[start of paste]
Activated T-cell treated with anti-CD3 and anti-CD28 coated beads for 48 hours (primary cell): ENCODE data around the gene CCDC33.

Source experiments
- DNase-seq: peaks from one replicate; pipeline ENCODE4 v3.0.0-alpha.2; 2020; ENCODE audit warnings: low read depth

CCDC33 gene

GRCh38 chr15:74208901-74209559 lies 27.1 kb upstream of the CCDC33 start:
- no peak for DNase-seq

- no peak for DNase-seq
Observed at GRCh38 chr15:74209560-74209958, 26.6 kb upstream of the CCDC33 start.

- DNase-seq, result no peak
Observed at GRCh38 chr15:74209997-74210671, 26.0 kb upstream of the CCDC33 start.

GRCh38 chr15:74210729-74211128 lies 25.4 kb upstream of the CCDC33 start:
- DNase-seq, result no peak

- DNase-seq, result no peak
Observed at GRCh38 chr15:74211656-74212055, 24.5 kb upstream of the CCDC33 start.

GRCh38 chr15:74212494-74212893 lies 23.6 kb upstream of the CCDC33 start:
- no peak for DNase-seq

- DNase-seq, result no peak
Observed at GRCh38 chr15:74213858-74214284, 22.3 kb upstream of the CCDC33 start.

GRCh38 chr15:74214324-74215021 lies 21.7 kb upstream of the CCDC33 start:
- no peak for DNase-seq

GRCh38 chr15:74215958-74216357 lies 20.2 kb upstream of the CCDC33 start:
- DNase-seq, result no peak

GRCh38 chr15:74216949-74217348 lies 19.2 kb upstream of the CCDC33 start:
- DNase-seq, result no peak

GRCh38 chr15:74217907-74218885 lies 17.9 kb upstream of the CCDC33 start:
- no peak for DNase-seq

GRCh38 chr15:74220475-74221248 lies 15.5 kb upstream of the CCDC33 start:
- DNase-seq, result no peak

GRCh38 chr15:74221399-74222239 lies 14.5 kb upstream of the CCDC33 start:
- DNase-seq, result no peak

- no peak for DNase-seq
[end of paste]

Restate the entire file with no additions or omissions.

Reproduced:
Activated T-cell treated with anti-CD3 and anti-CD28 coated beads for 48 hours (primary cell): ENCODE data around the gene CCDC33.

Source experiments
- DNase-seq: peaks from one replicate; pipeline ENCODE4 v3.0.0-alpha.2; 2020; ENCODE audit warnings: low read depth

CCDC33 gene

GRCh38 chr15:74208901-74209559 lies 27.1 kb upstream of the CCDC33 start:
- no peak for DNase-seq

- no peak for DNase-seq
Observed at GRCh38 chr15:74209560-74209958, 26.6 kb upstream of the CCDC33 start.

- DNase-seq, result no peak
Observed at GRCh38 chr15:74209997-74210671, 26.0 kb upstream of the CCDC33 start.

GRCh38 chr15:74210729-74211128 lies 25.4 kb upstream of the CCDC33 start:
- DNase-seq, result no peak

- DNase-seq, result no peak
Observed at GRCh38 chr15:74211656-74212055, 24.5 kb upstream of the CCDC33 start.

GRCh38 chr15:74212494-74212893 lies 23.6 kb upstream of the CCDC33 start:
- no peak for DNase-seq

- DNase-seq, result no peak
Observed at GRCh38 chr15:74213858-74214284, 22.3 kb upstream of the CCDC33 start.

GRCh38 chr15:74214324-74215021 lies 21.7 kb upstream of the CCDC33 start:
- no peak for DNase-seq

GRCh38 chr15:74215958-74216357 lies 20.2 kb upstream of the CCDC33 start:
- DNase-seq, result no peak

GRCh38 chr15:74216949-74217348 lies 19.2 kb upstream of the CCDC33 start:
- DNase-seq, result no peak

GRCh38 chr15:74217907-74218885 lies 17.9 kb upstream of the CCDC33 start:
- no peak for DNase-seq

GRCh38 chr15:74220475-74221248 lies 15.5 kb upstream of the CCDC33 start:
- DNase-seq, result no peak

GRCh38 chr15:74221399-74222239 lies 14.5 kb upstream of the CCDC33 start:
- DNase-seq, result no peak

- no peak for DNase-seq